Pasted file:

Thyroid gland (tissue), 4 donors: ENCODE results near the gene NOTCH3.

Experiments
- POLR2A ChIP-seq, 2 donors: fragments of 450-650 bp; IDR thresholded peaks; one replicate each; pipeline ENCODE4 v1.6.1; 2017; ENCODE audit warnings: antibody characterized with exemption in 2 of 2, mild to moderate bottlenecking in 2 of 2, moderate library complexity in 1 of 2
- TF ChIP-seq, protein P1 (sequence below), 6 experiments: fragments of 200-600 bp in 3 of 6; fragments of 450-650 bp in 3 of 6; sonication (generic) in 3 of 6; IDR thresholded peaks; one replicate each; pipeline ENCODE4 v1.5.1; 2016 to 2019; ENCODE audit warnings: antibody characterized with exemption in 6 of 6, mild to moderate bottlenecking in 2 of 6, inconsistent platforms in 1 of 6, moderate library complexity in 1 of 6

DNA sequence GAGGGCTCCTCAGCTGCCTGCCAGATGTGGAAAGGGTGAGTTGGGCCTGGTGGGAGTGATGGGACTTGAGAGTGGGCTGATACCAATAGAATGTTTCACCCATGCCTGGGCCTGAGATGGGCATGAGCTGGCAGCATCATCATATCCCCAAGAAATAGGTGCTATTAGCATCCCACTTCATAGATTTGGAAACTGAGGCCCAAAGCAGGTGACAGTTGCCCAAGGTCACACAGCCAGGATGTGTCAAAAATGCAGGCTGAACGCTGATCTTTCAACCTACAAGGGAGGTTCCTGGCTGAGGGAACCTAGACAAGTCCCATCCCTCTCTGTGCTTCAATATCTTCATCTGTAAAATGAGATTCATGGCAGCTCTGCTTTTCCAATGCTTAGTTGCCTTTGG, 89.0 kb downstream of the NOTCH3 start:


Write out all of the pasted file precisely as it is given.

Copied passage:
Thyroid gland (tissue), 4 donors: ENCODE results near the gene NOTCH3.

Experiments
- POLR2A ChIP-seq, 2 donors: fragments of 450-650 bp; IDR thresholded peaks; one replicate each; pipeline ENCODE4 v1.6.1; 2017; ENCODE audit warnings: antibody characterized with exemption in 2 of 2, mild to moderate bottlenecking in 2 of 2, moderate library complexity in 1 of 2
- TF ChIP-seq, protein P1 (sequence below), 6 experiments: fragments of 200-600 bp in 3 of 6; fragments of 450-650 bp in 3 of 6; sonication (generic) in 3 of 6; IDR thresholded peaks; one replicate each; pipeline ENCODE4 v1.5.1; 2016 to 2019; ENCODE audit warnings: antibody characterized with exemption in 6 of 6, mild to moderate bottlenecking in 2 of 6, inconsistent platforms in 1 of 6, moderate library complexity in 1 of 6

DNA sequence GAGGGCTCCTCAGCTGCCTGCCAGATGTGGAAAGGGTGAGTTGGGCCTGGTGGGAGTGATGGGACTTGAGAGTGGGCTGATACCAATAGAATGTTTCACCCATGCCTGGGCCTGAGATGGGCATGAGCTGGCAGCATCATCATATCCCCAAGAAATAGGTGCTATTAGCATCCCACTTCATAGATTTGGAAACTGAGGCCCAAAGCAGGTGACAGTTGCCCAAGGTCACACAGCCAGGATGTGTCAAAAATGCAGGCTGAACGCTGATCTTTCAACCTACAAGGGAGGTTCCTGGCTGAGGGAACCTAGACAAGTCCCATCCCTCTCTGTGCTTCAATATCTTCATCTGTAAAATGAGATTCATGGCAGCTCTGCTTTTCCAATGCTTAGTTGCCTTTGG, 89.0 kb downstream of the NOTCH3 start: